COVID-19 pandemic gave students unforgettable trauma
COVID-19 pandemic gave students unforgettable trauma
At times during the pandemic, school seemed little more than the sun rising and falling on a world plagued with individuals overwhelmed with grief, hopelessness and disease. Tormented individuals felt the lack of clear, consistent guidance – with no escape from the constant updates of pandemic deaths and hospitalizations or college. College students seesawed from hope about going back to school to hopelessness about staying home forever. Their only consistent buffer and message? A mask.
And the fights about masks. And the fights about vaccinations. And the fights about social distancing.
Life within the Covid-19 pandemic has sparked intense feelings of anxiety, depression, grief and other mental instabilities that students often didn’t know were noteworthy and significant within the general population. Sometimes people avoided finding mental help.
Although, every person copes and internalizes situations uniquely, discovering how to cope may require professional guidance. “It is ok to not be ok,” Hanna Culbertson, the UCC life coach, said. “Too often people suffer in silence, believing they are alone, when there is help and support. It is difficult to reach out and be vulnerable in asking for support, but it can help so much to have a safe and confidential space to talk through challenges and problem solve next steps.”
Another reason to reach out for help is to understand that the Covid-19 pandemic has been traumatic to many people. Culbertson defines trauma as “any event that overwhelms the brain’s capacity to cope.” She says that the pandemic has been traumatic to many people.
UCC student, Katherine Cope, suffered from the loss of her father during the pandemic. “He was 60 years old with no underlying comorbidities,” she said. “He was (diagnosed) with Covid in Oct. 2020 and by December, he was life-flighted to OHSU and placed on ECMO. He completely beat Covid but from the multi-organ failure, he remained on ECMO and died from a cytokine storm and a hemorrhage.”
Her trauma only made her job in the Evergreen Urgent Care more difficult when she saw Covid-positive patients with similar issues to her father.
However, she said that some personal ways that she used to cope during the pandemic have been taking time away from social media and remembering her values, so she can continue to move forward and improve. “It makes me want to be a better nurse and help the ones that are still here who are affected.”
Other ways students have coped are learning new college software and adapting to new technology. Inez Orozco, a part-time student and part-time student job placement specialist, struggled a little with the transition between in-person and online learning. Electronics are not her strong suit, and most of the time she will “run an electronic gadget to the floor until it doesn’t work anymore.”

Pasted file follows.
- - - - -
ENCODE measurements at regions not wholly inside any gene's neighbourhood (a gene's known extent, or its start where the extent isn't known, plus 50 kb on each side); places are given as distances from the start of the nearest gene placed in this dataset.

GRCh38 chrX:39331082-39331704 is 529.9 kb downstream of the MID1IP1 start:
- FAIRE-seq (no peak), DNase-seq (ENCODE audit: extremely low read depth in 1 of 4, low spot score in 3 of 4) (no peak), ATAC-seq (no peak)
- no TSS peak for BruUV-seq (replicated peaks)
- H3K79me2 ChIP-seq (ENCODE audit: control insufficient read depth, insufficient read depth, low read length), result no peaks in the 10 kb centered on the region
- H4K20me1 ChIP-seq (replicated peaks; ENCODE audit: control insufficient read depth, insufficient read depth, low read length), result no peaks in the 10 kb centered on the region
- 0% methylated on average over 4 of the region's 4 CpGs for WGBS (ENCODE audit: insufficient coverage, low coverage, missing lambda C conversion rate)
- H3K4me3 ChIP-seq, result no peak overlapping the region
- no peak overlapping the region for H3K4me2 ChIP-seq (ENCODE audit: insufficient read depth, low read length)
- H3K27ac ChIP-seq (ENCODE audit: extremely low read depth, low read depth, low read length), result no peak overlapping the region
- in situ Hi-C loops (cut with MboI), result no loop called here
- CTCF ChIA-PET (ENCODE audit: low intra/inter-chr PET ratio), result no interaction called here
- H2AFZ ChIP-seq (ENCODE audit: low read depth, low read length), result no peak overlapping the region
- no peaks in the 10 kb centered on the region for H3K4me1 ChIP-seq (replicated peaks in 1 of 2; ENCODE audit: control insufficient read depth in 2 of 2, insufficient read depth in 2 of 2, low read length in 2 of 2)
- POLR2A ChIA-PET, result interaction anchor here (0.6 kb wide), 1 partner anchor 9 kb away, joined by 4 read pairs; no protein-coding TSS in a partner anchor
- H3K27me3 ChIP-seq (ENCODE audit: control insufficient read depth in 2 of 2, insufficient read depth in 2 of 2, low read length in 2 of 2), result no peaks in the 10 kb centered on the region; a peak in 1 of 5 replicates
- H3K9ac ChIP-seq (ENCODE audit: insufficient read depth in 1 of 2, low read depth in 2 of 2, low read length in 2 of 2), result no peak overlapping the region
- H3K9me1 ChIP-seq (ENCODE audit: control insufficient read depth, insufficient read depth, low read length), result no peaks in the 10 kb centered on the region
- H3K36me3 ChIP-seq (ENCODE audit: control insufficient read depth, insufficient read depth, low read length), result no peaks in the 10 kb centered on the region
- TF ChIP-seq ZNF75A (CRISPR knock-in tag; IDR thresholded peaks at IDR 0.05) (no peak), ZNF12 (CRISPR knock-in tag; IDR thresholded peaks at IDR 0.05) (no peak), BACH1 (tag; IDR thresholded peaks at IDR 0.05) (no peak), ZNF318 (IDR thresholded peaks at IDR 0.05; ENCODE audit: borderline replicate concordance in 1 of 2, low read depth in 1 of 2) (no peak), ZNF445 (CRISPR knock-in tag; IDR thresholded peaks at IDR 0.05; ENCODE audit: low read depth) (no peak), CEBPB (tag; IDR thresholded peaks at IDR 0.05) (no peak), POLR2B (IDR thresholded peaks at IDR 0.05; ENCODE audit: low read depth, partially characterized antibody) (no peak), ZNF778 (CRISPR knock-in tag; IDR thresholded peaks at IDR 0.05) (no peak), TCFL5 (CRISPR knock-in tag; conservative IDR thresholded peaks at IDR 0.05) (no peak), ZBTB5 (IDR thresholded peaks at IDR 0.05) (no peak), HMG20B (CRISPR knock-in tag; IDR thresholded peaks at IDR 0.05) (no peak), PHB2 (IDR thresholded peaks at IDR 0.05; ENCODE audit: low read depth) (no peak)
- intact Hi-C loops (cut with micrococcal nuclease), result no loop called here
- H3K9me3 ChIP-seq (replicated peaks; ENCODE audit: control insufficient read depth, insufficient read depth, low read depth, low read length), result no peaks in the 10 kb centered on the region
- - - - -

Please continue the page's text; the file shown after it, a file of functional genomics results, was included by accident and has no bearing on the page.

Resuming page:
Her transition was easier when she took time to discover the resources and learn about the electronics she was using. She had to install many updates and purchase newer equipment to be more successful. She suggests that students talk to people who understand the technology. One resource she suggests is calling the front desk (541-440-4600) for guidance to other departments.
Another helpful way that Culbertson says people can regard the pandemic is to look at it as a very difficult collective experience. This group experience is known as collective trauma. “Collective trauma refers to that overwhelming reaction that is shared by a group of people who all experience an event/s,” Culbertson said. “This will be experienced differently and to different intensities or extents by individuals, but it impacts everyone in the group in some way.”
Understanding this collectiveness was something that associate professor of speech, Alyssa Harter, was able to do in a podcast she was featured in. The podcast took people from all over the world and gave them a chance to connect and talk. “The cool thing about this podcast is at the time it was just created as a way for individuals to talk and connect with other humans and have something to look forward to because nothing was open,” she said. “So when I go back to even find this episode…it became this archive of what we were going through. And so it’s this really interesting look at how people were experiencing the pandemic differently.”
Like most people, Harter had her own difficulties. “With the switch from working from home, completely online, or teaching remotely, it’s been a really big struggle for me because I feel every time I turn on the Zoom camera, I have to put on a face or I have to feel like I’m energized because ultimately I’m being recorded and my recordings are going into an archive.”
For her, this pandemic has changed a lot of the ways that she engages in activities and re-energizes. “I was a very social person before the pandemic happened,” Harter said. “I still am social, but (now) I do not find myself feeling energized or recharged by going out and doing things socially. I almost recharge my batteries by engaging in self-care, working out, going for walks outside or simply just watching Netflix.”
Culbertson advises that people shouldn’t be ashamed of receiving assistance or guidance. “Audre Lorde said ‘self-care is self-preservation,’ and while that is always true, it has never been more true than in the last year and a half,” Culbertson said. “Reach out for support if you need it!”
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